To understand the future, it helps to appreciate the past. That’s one of the guiding principles of the UCLA Festival of Preservation, which showcases more than two dozen films and other projects that have been lovingly saved from the extinction by the efforts of the UCLA Film and Television Archive and others.

The UCLA Festival of Preservation, held at the Billy Wilder Theater at the Hammer Museum, runs through March 30 and is marking its 25th anniversary.

The fest, held every two years, always aims for an eclectic screenings sked, according to Jan-Christopher Horak, director of the archive. Projects range from rarely seen short subjects and newsreels to silent features (“Mantrap,” “Midnight Madness”) to Robert Altman’s dark 1969 drama “That Cold Day in the Park.” There are also a number of TV excavations, including a night dedicated to Julie Harris’ smallscreen work and a Sam Peckinpah-directed seg of ABC’s “Stage 67.”

“This well-rounded festival is pretty much a trip through our whole archive,” Horak said. “There is a heavy emphasis on classic Hollywood material because that’s how it started and that’s what’s around us.”

But preserving 50- to 100-year-old films is not a simple copy and paste process.

“First, we find the best material available of original negatives, which isn’t always easy,” Horak said. “We’ll make new materials based off that but sometimes scenes are missing or we need to re-record sound tracks. That means some films can take six months and others can take three to four years.”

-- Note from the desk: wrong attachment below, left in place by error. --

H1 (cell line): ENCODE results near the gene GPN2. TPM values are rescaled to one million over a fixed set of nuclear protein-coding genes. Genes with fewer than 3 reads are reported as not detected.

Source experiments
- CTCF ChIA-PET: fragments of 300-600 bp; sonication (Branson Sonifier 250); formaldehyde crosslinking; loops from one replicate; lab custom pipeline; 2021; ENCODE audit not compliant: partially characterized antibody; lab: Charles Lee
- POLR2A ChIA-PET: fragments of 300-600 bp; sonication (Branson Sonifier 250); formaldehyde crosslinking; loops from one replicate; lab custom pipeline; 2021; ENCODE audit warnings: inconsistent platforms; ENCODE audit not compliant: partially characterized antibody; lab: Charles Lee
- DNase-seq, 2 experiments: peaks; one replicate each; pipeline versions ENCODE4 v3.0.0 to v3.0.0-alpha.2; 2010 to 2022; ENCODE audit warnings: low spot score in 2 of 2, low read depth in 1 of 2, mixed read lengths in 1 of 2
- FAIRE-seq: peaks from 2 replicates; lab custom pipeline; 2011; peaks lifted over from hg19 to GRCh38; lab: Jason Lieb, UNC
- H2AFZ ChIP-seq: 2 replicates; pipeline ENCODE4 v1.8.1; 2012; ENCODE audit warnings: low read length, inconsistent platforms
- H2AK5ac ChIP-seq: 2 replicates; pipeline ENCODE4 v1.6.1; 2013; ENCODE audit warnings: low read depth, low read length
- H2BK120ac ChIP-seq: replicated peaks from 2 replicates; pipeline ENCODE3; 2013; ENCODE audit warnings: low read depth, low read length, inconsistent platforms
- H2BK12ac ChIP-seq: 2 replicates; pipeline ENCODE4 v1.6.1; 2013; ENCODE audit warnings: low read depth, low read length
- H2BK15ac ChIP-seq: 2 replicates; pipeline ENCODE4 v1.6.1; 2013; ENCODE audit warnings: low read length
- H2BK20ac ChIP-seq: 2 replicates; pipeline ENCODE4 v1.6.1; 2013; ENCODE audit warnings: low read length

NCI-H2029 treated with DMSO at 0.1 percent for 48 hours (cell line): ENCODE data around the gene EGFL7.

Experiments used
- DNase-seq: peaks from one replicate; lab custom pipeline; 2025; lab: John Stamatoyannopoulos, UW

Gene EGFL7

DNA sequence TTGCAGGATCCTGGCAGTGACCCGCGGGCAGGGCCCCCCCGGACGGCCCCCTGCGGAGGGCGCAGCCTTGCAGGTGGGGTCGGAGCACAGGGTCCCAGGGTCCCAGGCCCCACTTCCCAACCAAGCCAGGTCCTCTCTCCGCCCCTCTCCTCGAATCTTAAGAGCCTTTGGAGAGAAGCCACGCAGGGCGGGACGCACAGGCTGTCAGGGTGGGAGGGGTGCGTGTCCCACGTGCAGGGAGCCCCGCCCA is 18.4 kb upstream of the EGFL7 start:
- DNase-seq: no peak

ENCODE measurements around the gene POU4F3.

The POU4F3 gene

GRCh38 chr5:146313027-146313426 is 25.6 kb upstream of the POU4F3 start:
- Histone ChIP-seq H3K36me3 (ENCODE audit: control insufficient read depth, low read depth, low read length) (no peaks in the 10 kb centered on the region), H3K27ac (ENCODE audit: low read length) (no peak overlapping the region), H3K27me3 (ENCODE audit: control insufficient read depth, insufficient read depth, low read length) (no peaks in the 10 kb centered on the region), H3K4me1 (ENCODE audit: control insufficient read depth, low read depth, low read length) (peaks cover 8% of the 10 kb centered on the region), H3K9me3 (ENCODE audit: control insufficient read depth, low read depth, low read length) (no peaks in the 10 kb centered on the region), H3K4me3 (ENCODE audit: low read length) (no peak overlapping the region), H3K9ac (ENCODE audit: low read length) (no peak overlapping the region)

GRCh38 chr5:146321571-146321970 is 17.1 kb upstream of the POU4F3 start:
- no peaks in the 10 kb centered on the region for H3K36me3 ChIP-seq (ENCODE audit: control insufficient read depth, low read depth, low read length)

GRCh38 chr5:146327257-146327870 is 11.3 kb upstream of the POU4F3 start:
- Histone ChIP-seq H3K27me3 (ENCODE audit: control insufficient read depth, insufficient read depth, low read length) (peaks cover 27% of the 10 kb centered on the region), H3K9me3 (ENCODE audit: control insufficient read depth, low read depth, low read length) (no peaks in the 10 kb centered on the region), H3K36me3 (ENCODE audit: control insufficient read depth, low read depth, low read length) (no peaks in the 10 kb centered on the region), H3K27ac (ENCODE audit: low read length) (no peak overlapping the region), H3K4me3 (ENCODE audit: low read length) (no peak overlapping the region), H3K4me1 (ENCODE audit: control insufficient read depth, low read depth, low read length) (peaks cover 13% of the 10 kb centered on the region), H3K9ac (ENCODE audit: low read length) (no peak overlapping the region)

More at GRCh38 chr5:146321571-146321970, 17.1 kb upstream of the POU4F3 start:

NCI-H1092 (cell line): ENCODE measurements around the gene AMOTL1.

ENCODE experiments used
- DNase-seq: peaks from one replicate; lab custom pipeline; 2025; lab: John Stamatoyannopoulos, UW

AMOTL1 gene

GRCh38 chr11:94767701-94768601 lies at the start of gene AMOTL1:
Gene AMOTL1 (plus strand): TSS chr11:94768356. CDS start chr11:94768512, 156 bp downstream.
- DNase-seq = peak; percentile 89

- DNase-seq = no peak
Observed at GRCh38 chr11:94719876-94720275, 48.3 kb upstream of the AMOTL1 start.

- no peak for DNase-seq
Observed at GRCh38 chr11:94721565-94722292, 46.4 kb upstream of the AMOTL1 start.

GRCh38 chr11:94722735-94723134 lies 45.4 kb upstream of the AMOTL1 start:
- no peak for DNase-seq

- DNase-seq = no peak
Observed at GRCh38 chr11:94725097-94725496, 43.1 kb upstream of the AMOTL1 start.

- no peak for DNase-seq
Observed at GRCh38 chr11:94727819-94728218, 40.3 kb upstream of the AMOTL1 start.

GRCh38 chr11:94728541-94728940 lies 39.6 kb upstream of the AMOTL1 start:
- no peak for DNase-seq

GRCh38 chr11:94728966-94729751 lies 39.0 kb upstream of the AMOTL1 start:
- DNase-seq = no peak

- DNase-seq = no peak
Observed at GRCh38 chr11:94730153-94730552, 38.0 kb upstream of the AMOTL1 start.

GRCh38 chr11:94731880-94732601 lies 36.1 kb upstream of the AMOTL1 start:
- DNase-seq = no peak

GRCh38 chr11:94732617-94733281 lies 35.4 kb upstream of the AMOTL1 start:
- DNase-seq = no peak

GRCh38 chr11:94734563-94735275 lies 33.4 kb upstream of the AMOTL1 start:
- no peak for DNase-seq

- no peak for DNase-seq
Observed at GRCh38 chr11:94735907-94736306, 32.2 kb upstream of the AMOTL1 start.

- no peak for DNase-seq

With this lengthy process and only a month to display restored work, the films shown are mostly chosen by an outside faction: the funders.

“It really depends on funding sources and that decides what is preserved initially,” Horak said. “They want to support the archive and want to know what’s going on with it.”

The UCLA Film & Television Archive is the second-largest moving image archive in the United States. “Short Films of the 1910s” is among the oldest restoration project on this year’s fest line-up, featuring eight clips that look back on a decade of rapid transformation in American film.

For a full festival sked to go to Cinema.ucla.edu

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